Newsom pulls anti-crime ballot measure, capping Democrats' chaotic response to Prop. 47 reform

In a wild turn of events, Gov. Gavin Newsom and Democratic lawmakers backed away Tuesday from plans to put an anti-crime measure on the ballot, a day after they announced the proposal that had been the subject of protracted negotiations at the Capitol.

The abrupt cancellation capped half a year of political maneuvering on criminal justice policy, with Democrats zigging and zagging as they responded to a tough-on-crime initiative backed by Republicans, district attorneys and major retail stores. That initiative is still heading to the November ballot, asking voters to repeal parts of Proposition 47, the decade-old law that turned some nonviolent felonies into misdemeanors.

Newsom had hoped to offer voters an alternative measure, something that would address concerns about theft and fentanyl without being as punitive as the prosecutors’ measure. Democrats spent days haggling over the alternative measure, and it was formalized in legislation Sunday night — in the final hours before the cutoff for lawmakers to draft a measure for the November ballot.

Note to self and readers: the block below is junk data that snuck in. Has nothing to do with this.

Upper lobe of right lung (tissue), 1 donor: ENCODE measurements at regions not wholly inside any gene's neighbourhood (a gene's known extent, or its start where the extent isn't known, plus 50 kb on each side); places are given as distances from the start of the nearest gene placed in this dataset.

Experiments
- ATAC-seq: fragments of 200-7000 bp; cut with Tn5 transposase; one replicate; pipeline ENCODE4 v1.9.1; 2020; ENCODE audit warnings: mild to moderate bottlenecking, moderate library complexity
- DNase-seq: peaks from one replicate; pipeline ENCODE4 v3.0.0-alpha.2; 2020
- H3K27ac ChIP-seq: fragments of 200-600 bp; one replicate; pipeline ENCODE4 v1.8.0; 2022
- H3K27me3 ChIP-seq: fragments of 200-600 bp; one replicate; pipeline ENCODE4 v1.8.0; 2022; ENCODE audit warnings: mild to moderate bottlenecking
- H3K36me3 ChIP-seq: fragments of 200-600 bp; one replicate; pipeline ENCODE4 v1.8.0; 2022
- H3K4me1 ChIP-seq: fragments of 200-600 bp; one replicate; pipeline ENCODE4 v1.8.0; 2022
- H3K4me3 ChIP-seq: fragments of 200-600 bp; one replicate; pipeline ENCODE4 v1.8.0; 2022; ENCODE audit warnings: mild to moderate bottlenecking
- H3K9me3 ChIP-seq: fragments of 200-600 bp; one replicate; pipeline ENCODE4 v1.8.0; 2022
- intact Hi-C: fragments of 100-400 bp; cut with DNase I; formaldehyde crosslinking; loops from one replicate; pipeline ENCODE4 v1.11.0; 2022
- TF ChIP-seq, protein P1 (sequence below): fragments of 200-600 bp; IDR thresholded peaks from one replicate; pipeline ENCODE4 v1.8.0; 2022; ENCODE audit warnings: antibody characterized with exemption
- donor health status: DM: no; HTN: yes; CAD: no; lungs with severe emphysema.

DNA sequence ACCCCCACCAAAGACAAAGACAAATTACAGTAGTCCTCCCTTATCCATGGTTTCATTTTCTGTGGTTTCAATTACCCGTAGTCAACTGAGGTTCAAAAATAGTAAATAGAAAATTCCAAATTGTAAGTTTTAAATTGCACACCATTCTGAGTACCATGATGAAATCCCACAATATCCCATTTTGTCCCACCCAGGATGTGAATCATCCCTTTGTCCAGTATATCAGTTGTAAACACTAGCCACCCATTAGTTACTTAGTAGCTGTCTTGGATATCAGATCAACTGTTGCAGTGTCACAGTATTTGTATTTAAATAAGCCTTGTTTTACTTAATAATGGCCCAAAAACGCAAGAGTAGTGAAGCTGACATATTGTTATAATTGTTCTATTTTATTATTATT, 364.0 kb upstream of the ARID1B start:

The measure backed by the governor and legislative leaders addressed repeat shoplifting by making the third petty-theft-related offense over a three-year period eligible for a three-year jail sentence. In cases involving multiple thefts, the offenses could be prosecuted as a felony if the total value of stolen goods exceeded $950. It also would have stiffened penalties for drug dealers who sold fentanyl without the buyer’s knowledge.

Newsom touted the plan as “targeted reforms to Prop. 47” that reflected a “balanced approach.”

He said it would “put public safety first without reverting to outdated and ineffective policies of decades past.”

But it fundamentally sought to do something that Newsom and legislative leaders had said for months that they did not want to do — ask voters to change Proposition 47, a pillar of the state’s progressive criminal justice reforms that’s meant to reduce incarceration.

Lawmakers were scheduled to vote on Newsom’s measure Wednesday night, a plan that was already chaotic with members leaving Sacramento for the July 4 holiday and a one-month summer recess — and a deadline for Newsom to sign the legislation before midnight Wednesday to make the ballot. Then Newsom decided to fly to Washington on Wednesday to “stand with the President,” his campaign spokesman said, as Biden meets with Democratic governors in an attempt to shore up support for his reelection campaign.

Newsom blamed the tight timeline in a statement explaining his decision to pull the measure.

“We are unable to meet the ballot deadline to secure necessary amendments to ensure this measure’s success and we will be withdrawing it from consideration,” Newsom said in a statement. “I’d like to thank the Legislature and countless stakeholders who came to the table to work on meaningful reforms and I look forward to our work ahead.”

Although Newsom said his measure had the necessary votes to pass, three Democratic lawmakers said it lacked support — an astonishing political miscalculation in a body where Democrats hold a sizable supermajority.